• 8m – larger flat tip, good for covering larger areas.
  • 5m – “bullet” shaped tip, also good for covering slightly larger areas.
  • 3m – narrower tip, good for reaching smaller spaces
  • 1m – extra fine tip, essential for outlining and narrow areas.
Of course it’s going to take a while to build up your supply of pens. You really don’t have to buy every single color and every single size tip when you first start – even though it’s tempting to do so!

These pens can only be purchased on Amazon, as most art supply stores do not carry them. I recommend purchasing the 1m and 3m sets initially and maybe a couple of extra black and white pens Individually. Some sellers on amazon bundle their pen sets, and you can often get a better deal if you buy more. They are quite expensive, but they last a long time and are definitely worth the investment, especially if you plan on really taking up rock painting as a hobby!

Many other types of Posca pens are also available, for example glitter and metallic.  And these are amazing to use during the holidays if you want to draw Christmas tree ornaments or have another special project in mind. However you don’t need to buy these when you are first starting out.
You may prefer to paint on your rocks rather than using pens, and that’s totally fine, there is no right or wrong way to do this! I would recommend buying acrylic paints and a decent selection of brushes of various sizes.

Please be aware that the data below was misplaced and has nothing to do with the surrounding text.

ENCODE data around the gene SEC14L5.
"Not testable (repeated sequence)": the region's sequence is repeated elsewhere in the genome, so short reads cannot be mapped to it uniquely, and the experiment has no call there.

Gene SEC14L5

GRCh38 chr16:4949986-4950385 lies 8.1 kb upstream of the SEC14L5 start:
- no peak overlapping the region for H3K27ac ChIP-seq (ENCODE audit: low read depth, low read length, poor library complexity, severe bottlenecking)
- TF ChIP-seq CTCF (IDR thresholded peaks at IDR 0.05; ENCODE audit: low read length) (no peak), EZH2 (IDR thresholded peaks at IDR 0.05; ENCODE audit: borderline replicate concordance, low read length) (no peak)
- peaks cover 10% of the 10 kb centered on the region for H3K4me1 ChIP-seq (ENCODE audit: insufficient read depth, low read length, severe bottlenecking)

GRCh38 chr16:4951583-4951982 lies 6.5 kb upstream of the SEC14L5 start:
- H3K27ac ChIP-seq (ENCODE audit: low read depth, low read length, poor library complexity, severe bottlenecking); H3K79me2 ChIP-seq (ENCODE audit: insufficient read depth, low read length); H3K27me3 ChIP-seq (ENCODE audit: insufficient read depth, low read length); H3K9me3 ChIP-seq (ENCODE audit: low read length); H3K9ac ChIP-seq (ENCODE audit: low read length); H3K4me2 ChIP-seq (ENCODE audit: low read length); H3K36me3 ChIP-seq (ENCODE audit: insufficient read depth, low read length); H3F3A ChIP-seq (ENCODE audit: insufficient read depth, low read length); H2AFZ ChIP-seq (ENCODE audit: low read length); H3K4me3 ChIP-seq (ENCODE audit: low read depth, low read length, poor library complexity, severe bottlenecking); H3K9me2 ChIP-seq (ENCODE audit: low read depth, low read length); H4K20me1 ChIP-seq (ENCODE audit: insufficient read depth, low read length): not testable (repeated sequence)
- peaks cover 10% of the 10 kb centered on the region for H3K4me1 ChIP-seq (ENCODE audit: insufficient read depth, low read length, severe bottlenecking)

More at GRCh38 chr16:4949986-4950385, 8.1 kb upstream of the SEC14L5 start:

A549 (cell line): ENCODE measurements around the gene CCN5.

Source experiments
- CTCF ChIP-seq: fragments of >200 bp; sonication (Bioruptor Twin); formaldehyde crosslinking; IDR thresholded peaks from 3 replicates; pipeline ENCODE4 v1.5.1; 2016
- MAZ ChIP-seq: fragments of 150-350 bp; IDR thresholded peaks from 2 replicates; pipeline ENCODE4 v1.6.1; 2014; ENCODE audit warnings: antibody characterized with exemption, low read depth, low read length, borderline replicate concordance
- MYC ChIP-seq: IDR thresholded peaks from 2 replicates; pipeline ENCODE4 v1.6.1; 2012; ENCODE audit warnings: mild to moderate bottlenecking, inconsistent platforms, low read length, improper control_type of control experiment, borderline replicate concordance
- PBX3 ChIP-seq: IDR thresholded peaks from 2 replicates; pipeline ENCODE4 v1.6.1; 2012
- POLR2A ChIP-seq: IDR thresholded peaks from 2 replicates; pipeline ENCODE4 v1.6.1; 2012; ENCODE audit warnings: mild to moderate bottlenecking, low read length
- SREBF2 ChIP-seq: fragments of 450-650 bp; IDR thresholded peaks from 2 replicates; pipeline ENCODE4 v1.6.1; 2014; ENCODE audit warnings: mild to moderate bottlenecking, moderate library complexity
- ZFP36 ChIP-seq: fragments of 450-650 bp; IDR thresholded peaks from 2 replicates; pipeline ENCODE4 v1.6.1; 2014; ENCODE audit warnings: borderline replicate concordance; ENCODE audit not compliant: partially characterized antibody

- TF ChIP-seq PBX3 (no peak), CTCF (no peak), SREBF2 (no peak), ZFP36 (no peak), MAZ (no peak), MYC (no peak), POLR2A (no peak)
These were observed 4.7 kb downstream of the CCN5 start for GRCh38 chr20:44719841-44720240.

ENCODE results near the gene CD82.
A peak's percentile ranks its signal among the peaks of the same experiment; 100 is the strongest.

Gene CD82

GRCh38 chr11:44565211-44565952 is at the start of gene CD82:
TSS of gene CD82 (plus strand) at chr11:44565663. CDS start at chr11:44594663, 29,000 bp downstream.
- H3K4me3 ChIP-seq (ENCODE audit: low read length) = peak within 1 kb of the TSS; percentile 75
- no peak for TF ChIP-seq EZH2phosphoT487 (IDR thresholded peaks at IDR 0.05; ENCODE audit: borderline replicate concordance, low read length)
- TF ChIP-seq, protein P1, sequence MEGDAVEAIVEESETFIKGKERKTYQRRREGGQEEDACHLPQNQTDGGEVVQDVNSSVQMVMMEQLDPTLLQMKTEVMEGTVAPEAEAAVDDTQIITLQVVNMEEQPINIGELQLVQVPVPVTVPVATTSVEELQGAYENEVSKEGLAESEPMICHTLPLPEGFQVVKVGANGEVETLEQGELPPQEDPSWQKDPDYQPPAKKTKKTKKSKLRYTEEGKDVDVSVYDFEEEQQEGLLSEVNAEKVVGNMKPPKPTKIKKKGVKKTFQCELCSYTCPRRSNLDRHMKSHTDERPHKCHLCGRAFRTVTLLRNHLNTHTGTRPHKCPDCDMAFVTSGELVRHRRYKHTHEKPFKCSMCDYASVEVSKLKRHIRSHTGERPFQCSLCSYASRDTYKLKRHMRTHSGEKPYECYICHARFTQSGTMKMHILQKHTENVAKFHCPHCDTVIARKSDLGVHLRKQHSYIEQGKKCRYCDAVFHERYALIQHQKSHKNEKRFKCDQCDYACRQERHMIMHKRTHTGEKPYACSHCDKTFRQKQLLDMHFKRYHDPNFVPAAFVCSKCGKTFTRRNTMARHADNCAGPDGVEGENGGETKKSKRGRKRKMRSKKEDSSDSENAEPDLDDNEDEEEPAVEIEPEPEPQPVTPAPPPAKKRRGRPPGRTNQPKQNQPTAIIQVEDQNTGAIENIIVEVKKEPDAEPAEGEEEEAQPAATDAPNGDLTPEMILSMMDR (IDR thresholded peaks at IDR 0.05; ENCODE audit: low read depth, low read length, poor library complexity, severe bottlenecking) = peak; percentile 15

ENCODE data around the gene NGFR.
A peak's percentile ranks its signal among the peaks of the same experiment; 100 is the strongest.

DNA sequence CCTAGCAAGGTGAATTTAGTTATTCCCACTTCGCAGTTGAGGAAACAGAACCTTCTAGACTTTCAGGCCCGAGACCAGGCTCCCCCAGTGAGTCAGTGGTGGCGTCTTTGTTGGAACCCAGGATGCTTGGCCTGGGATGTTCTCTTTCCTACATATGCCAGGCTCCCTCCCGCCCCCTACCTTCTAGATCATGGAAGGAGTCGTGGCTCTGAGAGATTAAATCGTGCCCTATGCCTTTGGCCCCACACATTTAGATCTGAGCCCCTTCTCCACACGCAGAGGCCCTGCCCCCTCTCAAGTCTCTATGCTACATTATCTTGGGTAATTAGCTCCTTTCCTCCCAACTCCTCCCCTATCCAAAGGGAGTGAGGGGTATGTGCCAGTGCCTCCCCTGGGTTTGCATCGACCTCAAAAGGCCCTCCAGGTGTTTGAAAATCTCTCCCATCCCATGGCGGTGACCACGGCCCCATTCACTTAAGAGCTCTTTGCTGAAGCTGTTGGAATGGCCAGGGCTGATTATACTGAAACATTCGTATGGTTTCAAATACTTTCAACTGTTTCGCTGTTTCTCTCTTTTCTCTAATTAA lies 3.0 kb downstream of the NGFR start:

Supplies continued
Some people like to use the process of “decoupage” on their rocks, which means you can layer torn pieces of paper/napkins onto the rock and seal with Mod Podge.  It’s rather like the process of papier-mache. You can also use mod podge to glue on stickers or vinyl shapes as they stick very firmly and it dries clear and hard. Mod Podge is NOT water proof so you absolutely need to seal your rock in addition to this process.

Spray the rock with a clear acrylic coating to preserve your artwork, I have found Rust-oleum to work very well as it doesn’t chip and is very hard wearing once completely dry. Make sure your artwork is completely dry before using a sealer, and use in a well ventilated area preferably outside.

Important- make sure to cover the surface before you start spraying! Follow the directions on the sealer can! Hold the can about a foot away from the rock, and spray one thin layer, then after it dries you can add a second thin layer. If you stand too close or put on a thick layer, your paint may run or the sealer might drip. Take your time during this process. It’s very tempting to spray too much or too quickly in between coats, your patience at this stage will definitely serve you well!

In addition to all these “basic” supplies, you may also like to buy stencils if you need help drawing outlines.
You might also like to buy scrap booking paper if you’d like to try decoupage at some point. Examples will be available in future tutorials.
A variety of stickers and vinyl letters might also be a fun to purchase as you collect your supplies. Examples with be available in future tutorials.